The deteriorating Peterson Biddick building is closer to being demolished after the county agreed to waive delinquent taxes on the property and land fill tipping fees for demolished materials.
Wadena Economic Development Director Dean Uselman requested the fees be waived to allow the Wadena Development Authority and the Wadena Housing and Redevelopment Authority to purchase the property and sell it to the Buckwheat Growers Association.
"The county, the city, the school have all shared in the benefits of Peterson Biddick Co.," Uselman said.
Now it's gotten to a point where the building is not a benefit to anyone, he said. "It needs to be abated," he said. "We're asking that the county share in that abatement and allow new development to begin."
The Peterson Biddick building has become unfit to inhabit, Uselman said. The roof is collapsed and the second floor fell down to the first floor.
"Everything is just falling apart," he said. "It's really become a hazard."
There was also a rat problem in 2006, Uselman said. About the same time he started working as the economic development director, Tom Bilek of the Buckwheat Growers Association came to him wanting to resolve the rat problem by removing the whole building and allowing the Buckwheat Growers to expand. They plan to build additional retail, office, production and warehouse space, Uselman said.
"That's what we've been working toward," he said.
Quotes to demolish and prepare the site for construction range from about $160,000 up to $300,000, Uselman said.
He's been working for the past two and a half years to take care of IRS liens on the property, mortgages and other issues. Most recently he worked with the railroad, which is not the easiest group to work with, he said.
"I did have them come and visit the site, and now, all of a sudden, it's one of the top priorities to get this thing torn down," he said.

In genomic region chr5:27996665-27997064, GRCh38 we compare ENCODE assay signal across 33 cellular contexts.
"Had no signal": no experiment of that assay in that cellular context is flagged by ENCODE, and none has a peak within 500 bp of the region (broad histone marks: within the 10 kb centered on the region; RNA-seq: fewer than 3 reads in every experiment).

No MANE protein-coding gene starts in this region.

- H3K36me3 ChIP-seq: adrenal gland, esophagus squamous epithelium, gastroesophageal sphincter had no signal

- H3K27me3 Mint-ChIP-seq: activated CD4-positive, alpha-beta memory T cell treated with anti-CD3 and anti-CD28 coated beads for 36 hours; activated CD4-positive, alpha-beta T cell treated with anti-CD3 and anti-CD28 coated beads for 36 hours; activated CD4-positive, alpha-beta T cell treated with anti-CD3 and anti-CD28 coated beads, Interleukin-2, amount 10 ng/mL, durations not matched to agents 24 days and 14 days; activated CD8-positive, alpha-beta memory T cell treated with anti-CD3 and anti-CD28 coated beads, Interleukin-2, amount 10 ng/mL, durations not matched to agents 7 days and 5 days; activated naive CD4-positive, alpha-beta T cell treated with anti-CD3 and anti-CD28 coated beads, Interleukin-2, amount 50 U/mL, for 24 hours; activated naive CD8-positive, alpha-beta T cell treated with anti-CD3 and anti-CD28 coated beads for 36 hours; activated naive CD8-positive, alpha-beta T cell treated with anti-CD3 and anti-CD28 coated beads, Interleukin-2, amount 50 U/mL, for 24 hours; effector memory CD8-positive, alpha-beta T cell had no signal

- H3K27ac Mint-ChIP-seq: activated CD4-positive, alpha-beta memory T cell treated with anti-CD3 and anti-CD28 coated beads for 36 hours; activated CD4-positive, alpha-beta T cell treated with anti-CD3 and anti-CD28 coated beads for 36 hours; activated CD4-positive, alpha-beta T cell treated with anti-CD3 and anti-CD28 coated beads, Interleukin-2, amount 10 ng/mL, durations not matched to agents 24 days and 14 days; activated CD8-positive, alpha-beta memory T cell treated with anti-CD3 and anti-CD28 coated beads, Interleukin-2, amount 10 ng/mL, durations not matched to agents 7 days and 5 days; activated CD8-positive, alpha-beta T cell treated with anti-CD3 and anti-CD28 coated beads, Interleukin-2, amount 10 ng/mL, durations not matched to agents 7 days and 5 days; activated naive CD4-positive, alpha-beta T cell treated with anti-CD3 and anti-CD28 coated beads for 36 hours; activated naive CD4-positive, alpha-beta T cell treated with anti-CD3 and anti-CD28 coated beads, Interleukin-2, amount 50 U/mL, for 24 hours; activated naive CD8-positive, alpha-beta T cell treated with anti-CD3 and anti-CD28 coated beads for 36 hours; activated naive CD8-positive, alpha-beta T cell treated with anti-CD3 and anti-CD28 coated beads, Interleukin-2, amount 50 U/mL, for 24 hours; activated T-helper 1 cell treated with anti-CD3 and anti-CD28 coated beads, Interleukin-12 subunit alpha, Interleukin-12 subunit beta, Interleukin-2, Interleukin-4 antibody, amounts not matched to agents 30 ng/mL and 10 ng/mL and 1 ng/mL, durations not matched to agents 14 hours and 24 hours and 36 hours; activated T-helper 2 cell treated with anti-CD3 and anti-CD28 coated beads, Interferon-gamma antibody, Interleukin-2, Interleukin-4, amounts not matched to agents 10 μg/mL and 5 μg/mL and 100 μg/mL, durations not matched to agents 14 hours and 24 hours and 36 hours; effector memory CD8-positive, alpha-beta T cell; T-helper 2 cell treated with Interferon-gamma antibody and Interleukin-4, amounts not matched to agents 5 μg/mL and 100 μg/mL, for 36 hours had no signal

They want to remove their liability concerns by deeding the property to the WDA and HRA for a dollar, which is around a $40,000 hit for them based on other similar rail side locations, Uselman said.
The HRA and WDA have each committed $50,000 in order to match a $100,000 redevelopment grant, he said. Using the low estimate of $160,000 plus the costs for obtaining land, negotiating the release of mortgages and other legal encumbrances, they felt $200,000 should be adequate.
They would own the land and it would basically be a conduit to transfer it to the Buckwheat Growers, he said. If things fall through for them to purchase it, it's a site with rail siding, which is in short supply in the county, and would be open for development by another business or industry looking for rail siding.
The amount of delinquent taxes he was asking the county to waive amounted to approximately $27,400, he said.
County Auditor/Treasurer Char West said Minnesota Statute allows her to write off delinquent taxes under certain conditions, which this situation meets, but she would like to know what the county board thinks.
It would cost far more than $27,000 for the county to clean up the property, West said.
The board passed a motion to waive the delinquent taxes and the land fill tipping fees. They hesitated to approve waiving any fees relating to the rat abatement because Public Health Director Karen Nelson was out of town.
Uselman urged them to make a decision. The WDA and HRA would like to move forward, he said. Getting a commitment from the rail road was a big step and his board needs an answer before they sign a purchase agreement.
"Once we sign a purchase agreement it's ours," Uselman said. "And we want to know where we stand with the county before that time."
The county agreed to waive any collection fees paid by Public Health for rat abatement. Commissioner Bill Stearns abstained from voting on all of the issues because he is a member of the Wadena Port Authority Board.